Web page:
From an old movie called Born Yesterday: A world full of ignorant people is too dangerous to live in.

—Percy


Replies to this message:
 Message 141 by Tanypteryx, posted 11-29-2021 11:11 AM Percy has seen this message but not replied

  
Percy
Member
Posts: 20961
From: New Hampshire
Joined: 12-23-2000
Member Rating: 3.1


(6)
Message 164 of 190 (891622)
02-05-2022 4:06 PM
Reply to: Message 146 by Sarah Bellum
12-27-2021 6:45 PM


Sarah Bellum writes:

I think this started with a discussion about global warming predictions that turned out to be inaccurate.

How accurate do you want your predictions of future world disaster to be? If they're off by 20% or 30%, is that good enough? And does the direction of error matter? If the error is that it happens sooner will you accept the prediction despite the error, while if the error is that it happens later will you feel free to ignore it?

And what if they're off by 50% or 75%? "Gee, our portion of the country won't be uninhabitable while we're still alive, so we can ignore it." "There won't be global famine while we're still alive, so we can ignore it." "People being forced out of their homelands and causing global war won't happen while we're still alive, so we can ignore it."

If you want to know if climate change is real, ask real estate brokers in Miami. A significant factor in the value of property there now is ground level elevation, the higher the better. I can just hear the sales pitch for the higher elevations: "Eventually it will be your own private island!"

--Percy


This message is a reply to:
 Message 146 by Sarah Bellum, posted 12-27-2021 6:45 PM Sarah Bellum has replied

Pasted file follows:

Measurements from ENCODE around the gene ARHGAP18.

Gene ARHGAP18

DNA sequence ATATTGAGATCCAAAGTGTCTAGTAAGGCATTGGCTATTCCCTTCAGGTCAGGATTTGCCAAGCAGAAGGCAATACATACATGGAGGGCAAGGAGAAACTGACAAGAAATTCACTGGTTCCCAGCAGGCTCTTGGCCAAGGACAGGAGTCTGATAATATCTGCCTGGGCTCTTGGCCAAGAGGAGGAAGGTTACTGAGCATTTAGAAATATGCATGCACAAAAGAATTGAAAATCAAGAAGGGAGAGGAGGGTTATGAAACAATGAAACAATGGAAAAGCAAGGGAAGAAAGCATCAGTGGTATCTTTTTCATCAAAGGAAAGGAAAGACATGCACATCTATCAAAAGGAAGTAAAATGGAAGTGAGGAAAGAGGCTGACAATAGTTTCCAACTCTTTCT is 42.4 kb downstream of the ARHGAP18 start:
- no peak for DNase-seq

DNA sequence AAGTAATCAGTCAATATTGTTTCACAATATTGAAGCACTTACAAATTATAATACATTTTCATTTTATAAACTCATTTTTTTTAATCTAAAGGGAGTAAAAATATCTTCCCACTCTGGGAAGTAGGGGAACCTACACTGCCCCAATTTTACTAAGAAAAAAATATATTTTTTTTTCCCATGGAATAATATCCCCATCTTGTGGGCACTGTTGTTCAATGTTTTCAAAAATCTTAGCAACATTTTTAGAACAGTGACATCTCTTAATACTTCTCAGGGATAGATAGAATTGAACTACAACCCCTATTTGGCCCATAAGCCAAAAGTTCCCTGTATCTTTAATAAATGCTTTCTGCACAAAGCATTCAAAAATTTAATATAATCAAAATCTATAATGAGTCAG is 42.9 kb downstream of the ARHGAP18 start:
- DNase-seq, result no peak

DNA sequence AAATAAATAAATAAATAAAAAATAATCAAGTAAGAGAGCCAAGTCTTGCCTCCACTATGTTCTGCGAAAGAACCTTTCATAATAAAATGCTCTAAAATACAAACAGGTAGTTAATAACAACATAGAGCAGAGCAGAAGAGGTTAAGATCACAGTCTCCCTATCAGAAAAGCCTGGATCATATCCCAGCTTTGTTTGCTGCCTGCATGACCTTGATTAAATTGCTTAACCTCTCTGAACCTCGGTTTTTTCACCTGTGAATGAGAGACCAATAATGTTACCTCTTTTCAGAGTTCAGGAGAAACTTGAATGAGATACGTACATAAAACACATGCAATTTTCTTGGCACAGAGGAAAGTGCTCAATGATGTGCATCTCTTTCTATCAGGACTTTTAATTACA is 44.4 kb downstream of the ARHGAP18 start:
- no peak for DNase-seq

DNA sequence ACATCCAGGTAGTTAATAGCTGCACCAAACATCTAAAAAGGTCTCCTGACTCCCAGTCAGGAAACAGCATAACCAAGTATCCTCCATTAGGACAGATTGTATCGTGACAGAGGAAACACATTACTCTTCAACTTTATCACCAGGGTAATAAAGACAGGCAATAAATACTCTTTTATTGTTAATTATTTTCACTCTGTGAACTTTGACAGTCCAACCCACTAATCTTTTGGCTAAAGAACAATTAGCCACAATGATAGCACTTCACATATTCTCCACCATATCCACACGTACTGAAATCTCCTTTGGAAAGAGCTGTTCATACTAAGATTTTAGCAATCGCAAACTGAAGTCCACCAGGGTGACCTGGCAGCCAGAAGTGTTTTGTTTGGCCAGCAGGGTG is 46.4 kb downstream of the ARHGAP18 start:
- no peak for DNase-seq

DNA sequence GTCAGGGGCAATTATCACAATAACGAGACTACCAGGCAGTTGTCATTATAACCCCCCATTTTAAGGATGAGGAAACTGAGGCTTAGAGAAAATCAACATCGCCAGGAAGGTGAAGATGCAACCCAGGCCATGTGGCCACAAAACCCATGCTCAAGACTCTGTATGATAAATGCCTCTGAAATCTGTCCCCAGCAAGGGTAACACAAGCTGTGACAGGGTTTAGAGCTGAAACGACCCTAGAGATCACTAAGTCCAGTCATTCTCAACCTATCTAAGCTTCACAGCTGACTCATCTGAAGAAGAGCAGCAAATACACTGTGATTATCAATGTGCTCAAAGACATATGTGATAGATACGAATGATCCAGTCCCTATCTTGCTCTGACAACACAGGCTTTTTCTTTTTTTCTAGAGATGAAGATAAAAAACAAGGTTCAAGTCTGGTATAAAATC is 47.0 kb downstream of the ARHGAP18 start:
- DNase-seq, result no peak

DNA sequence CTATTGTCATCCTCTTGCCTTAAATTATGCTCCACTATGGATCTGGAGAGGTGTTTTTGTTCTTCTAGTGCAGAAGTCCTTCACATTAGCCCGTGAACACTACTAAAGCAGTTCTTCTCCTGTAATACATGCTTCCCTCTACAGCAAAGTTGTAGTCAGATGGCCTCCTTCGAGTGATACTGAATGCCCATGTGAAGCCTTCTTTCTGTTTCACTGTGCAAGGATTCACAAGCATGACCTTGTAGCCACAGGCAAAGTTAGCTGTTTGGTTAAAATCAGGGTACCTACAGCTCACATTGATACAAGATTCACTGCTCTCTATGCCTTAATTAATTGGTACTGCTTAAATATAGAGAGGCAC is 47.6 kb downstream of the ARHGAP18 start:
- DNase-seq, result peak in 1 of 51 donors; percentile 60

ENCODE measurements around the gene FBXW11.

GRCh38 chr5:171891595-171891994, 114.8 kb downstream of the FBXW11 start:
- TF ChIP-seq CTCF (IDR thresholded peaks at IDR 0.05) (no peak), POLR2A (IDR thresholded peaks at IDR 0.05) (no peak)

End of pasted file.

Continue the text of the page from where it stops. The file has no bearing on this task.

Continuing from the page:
Replies to this message:
 Message 168 by Sarah Bellum, posted 03-05-2022 3:52 PM Percy has replied

  
Percy
Member
Posts: 20961
From: New Hampshire
Joined: 12-23-2000
Member Rating: 3.1


(1)
Message 174 of 190 (893010)
03-22-2022 5:39 PM
Reply to: Message 168 by Sarah Bellum
03-05-2022 3:52 PM


Missed this somehow when you first posted this, just now noticed it while cleaning up my "New Replies" list.

Sarah Bellum writes:

...so I'm not sure how "If you want to know if climate change is real, ask real estate brokers in Miami . . . " is likely to persuade anyone.

Determination to remain ignorant won't hep you. Florida Sees Signals of a Climate-Driven Housing Crisis (Published 2020) is an article from the New York Times:

quote:

Florida Sees Signals of a Climate-Driven Housing Crisis

Home sales in areas most vulnerable to sea-level rise began falling around 2013, researchers found. Now, prices are following a similar downward path.

If rising seas cause America’s coastal housing market to dive — or, as many economists warn, when — the beginning might look a little like what’s happening in the tiny town of Bal Harbour, a glittering community on the northernmost tip of Miami Beach.